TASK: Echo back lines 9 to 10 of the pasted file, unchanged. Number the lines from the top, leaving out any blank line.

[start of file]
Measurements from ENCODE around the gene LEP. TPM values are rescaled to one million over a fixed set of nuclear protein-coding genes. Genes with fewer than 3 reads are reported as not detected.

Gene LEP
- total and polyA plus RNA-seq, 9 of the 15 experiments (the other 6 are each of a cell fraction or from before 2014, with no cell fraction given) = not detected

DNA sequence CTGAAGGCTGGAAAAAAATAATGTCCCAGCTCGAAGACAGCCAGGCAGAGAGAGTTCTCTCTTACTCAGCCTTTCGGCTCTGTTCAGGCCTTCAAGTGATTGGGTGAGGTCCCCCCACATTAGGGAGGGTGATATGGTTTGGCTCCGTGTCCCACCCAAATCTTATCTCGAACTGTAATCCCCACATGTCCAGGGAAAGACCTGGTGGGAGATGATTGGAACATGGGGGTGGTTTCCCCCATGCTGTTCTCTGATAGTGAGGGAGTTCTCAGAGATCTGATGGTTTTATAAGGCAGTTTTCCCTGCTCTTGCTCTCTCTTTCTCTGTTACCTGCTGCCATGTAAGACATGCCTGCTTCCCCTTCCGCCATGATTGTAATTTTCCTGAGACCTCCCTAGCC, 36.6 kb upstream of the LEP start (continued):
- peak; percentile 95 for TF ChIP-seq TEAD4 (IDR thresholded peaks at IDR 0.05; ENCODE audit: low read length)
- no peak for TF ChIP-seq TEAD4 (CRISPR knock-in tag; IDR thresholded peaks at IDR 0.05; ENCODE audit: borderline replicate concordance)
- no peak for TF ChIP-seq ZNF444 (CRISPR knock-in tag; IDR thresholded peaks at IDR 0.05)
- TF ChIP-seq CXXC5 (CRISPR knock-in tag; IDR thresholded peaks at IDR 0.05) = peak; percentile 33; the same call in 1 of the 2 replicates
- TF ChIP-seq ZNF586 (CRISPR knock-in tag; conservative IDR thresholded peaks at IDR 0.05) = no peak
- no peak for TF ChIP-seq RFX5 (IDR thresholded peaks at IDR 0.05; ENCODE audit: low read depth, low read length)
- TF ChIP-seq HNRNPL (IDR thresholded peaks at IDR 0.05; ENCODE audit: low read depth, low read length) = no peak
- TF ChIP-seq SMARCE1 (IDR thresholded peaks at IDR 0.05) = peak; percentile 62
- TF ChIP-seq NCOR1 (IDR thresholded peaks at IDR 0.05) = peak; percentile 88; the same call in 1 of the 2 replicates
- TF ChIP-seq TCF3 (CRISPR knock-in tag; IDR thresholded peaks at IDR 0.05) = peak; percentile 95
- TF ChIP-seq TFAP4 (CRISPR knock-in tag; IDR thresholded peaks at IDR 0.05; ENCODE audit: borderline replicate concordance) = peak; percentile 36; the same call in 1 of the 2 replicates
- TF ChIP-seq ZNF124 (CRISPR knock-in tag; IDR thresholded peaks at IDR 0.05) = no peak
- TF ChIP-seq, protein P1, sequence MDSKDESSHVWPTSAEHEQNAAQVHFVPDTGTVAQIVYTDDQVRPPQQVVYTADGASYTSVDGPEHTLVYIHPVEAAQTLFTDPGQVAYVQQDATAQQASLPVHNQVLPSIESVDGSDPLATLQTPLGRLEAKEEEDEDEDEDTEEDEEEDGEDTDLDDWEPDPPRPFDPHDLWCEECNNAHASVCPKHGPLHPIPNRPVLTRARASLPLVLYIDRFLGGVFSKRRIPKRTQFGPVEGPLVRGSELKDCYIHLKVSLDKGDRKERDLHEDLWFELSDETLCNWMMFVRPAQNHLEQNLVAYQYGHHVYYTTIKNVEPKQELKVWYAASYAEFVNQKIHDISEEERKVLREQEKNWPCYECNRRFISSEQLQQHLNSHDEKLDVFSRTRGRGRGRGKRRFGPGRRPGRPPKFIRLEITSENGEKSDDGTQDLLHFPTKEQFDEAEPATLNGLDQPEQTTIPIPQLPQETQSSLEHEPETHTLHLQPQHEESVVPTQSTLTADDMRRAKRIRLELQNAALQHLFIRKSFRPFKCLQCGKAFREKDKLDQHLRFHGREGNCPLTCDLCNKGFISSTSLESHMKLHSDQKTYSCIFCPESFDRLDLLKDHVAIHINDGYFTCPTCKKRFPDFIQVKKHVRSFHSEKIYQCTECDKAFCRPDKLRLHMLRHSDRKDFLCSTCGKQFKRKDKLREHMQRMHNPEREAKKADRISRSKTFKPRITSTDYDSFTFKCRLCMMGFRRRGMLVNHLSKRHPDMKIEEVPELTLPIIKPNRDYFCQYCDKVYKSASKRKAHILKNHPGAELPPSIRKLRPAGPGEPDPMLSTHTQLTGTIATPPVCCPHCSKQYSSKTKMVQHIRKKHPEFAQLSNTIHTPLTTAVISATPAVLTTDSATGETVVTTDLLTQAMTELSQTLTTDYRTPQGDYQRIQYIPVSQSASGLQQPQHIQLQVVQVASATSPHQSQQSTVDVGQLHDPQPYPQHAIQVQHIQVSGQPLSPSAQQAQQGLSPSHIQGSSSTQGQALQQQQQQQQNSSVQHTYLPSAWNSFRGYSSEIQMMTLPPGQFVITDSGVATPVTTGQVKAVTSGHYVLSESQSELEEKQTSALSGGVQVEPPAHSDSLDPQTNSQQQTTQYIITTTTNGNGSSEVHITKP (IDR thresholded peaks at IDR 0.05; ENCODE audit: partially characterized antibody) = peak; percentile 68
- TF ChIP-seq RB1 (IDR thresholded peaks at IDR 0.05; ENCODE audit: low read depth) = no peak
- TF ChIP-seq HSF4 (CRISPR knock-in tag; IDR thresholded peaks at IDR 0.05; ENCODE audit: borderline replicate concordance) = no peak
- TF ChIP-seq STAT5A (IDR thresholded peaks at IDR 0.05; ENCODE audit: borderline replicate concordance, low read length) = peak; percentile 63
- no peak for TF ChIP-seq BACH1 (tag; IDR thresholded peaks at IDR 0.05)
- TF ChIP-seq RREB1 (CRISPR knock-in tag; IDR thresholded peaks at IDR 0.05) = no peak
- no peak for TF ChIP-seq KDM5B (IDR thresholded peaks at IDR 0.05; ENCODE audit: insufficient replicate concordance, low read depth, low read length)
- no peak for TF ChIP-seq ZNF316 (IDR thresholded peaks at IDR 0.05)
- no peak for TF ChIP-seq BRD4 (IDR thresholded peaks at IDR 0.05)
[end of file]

- TF ChIP-seq ZNF586 (CRISPR knock-in tag; conservative IDR thresholded peaks at IDR 0.05) = no peak
- no peak for TF ChIP-seq RFX5 (IDR thresholded peaks at IDR 0.05; ENCODE audit: low read depth, low read length)